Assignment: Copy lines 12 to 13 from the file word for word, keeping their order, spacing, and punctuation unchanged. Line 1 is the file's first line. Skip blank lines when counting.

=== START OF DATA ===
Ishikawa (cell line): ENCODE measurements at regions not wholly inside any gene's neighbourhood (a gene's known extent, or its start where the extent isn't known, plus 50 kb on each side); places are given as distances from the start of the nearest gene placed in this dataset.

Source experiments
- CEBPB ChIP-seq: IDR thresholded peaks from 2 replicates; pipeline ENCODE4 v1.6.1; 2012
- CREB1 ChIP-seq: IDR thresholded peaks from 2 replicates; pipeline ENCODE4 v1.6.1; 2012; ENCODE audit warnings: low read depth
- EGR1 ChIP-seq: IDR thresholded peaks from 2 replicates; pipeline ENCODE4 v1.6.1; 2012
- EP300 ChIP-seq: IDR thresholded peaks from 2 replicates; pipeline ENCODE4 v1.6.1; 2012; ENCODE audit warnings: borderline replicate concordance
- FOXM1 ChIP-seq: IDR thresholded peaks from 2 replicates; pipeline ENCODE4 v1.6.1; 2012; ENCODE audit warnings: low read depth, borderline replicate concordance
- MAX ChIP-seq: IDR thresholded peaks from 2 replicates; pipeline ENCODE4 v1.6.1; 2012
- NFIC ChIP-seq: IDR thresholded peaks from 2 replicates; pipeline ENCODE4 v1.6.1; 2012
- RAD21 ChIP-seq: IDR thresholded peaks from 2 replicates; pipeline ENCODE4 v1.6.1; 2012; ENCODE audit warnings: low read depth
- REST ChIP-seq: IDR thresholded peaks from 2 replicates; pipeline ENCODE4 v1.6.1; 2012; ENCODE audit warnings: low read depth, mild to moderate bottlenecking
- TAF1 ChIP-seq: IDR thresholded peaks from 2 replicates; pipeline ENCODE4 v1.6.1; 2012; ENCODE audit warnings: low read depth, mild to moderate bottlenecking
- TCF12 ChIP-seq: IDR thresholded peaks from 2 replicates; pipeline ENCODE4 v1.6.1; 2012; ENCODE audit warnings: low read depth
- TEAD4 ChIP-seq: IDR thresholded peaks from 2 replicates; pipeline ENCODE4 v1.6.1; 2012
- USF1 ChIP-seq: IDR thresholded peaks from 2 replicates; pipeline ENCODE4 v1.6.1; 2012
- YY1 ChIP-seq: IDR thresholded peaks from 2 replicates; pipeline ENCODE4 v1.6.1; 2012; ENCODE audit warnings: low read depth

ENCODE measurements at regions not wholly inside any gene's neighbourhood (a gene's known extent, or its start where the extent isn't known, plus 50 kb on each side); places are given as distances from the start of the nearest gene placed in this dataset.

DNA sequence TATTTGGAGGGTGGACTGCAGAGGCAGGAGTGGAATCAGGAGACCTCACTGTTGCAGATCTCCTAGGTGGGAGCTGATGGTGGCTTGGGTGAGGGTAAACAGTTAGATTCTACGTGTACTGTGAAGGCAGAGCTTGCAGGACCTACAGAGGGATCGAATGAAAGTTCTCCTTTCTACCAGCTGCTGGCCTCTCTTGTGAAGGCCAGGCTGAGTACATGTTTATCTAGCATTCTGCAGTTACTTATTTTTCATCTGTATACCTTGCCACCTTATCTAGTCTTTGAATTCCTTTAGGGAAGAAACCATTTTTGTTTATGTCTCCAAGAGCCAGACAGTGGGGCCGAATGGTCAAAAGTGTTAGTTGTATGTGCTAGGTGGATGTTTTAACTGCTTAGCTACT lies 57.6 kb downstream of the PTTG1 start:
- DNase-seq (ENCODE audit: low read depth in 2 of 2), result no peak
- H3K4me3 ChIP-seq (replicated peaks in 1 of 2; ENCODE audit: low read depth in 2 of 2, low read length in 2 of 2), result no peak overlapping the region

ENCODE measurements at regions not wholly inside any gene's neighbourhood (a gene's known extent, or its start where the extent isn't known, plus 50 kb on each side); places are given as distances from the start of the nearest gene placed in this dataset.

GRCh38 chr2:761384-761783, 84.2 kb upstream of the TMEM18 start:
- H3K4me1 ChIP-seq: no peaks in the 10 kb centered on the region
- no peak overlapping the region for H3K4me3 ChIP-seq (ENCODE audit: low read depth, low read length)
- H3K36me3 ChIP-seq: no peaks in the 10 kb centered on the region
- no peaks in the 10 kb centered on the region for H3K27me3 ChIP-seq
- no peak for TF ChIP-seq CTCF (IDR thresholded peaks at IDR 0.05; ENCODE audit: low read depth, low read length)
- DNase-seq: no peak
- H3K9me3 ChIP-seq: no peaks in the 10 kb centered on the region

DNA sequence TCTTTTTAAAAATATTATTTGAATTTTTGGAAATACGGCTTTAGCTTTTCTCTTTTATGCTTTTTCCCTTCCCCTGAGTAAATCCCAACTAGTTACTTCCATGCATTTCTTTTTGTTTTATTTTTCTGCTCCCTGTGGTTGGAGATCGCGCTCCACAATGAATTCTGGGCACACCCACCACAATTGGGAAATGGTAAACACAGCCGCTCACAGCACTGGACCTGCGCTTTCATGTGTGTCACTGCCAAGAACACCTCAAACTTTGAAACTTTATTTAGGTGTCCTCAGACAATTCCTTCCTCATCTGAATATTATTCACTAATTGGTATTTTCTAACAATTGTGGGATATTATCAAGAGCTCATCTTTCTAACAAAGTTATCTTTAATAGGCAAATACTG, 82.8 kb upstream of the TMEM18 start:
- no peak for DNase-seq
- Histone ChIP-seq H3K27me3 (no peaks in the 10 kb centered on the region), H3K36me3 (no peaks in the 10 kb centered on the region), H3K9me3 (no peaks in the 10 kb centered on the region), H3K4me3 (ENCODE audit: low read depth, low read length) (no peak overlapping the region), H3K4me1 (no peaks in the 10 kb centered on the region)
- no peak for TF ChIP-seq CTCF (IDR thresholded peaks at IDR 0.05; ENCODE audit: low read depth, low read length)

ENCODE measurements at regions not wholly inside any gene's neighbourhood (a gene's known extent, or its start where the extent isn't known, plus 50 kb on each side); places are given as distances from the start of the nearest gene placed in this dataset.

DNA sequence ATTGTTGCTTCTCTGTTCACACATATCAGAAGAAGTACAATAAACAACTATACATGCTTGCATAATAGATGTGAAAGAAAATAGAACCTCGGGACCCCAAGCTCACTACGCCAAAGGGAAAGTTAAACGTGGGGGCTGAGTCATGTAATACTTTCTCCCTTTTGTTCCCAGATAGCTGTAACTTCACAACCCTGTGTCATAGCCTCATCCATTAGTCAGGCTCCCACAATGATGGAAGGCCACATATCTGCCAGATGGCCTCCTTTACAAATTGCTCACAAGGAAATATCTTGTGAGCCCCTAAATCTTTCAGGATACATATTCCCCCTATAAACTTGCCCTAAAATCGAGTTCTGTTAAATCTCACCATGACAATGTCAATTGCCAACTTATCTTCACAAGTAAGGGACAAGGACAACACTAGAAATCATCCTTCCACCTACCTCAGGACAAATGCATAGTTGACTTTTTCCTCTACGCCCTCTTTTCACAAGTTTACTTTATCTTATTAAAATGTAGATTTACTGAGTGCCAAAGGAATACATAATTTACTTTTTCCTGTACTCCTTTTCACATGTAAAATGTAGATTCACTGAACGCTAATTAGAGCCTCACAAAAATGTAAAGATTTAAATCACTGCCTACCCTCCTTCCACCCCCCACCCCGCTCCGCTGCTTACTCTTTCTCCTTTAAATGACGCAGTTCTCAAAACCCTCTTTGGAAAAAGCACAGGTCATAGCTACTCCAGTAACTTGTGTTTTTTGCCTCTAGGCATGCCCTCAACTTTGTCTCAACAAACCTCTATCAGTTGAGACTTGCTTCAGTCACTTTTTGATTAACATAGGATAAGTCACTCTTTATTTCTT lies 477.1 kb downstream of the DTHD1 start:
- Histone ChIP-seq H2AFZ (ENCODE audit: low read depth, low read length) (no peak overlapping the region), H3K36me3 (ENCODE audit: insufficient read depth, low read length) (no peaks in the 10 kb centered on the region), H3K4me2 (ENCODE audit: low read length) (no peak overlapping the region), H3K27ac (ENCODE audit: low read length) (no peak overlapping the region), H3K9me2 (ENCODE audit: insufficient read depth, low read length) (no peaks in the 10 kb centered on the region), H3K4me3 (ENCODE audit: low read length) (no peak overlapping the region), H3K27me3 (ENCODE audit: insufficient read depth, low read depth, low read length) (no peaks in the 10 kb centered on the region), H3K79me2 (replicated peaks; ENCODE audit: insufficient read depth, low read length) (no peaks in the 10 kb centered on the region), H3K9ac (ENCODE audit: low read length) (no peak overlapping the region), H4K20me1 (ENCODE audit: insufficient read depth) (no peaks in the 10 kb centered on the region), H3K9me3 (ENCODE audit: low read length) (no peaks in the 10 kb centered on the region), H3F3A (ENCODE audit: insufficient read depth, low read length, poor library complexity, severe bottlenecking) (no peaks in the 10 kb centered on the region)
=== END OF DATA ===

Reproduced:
- TAF1 ChIP-seq: IDR thresholded peaks from 2 replicates; pipeline ENCODE4 v1.6.1; 2012; ENCODE audit warnings: low read depth, mild to moderate bottlenecking
- TCF12 ChIP-seq: IDR thresholded peaks from 2 replicates; pipeline ENCODE4 v1.6.1; 2012; ENCODE audit warnings: low read depth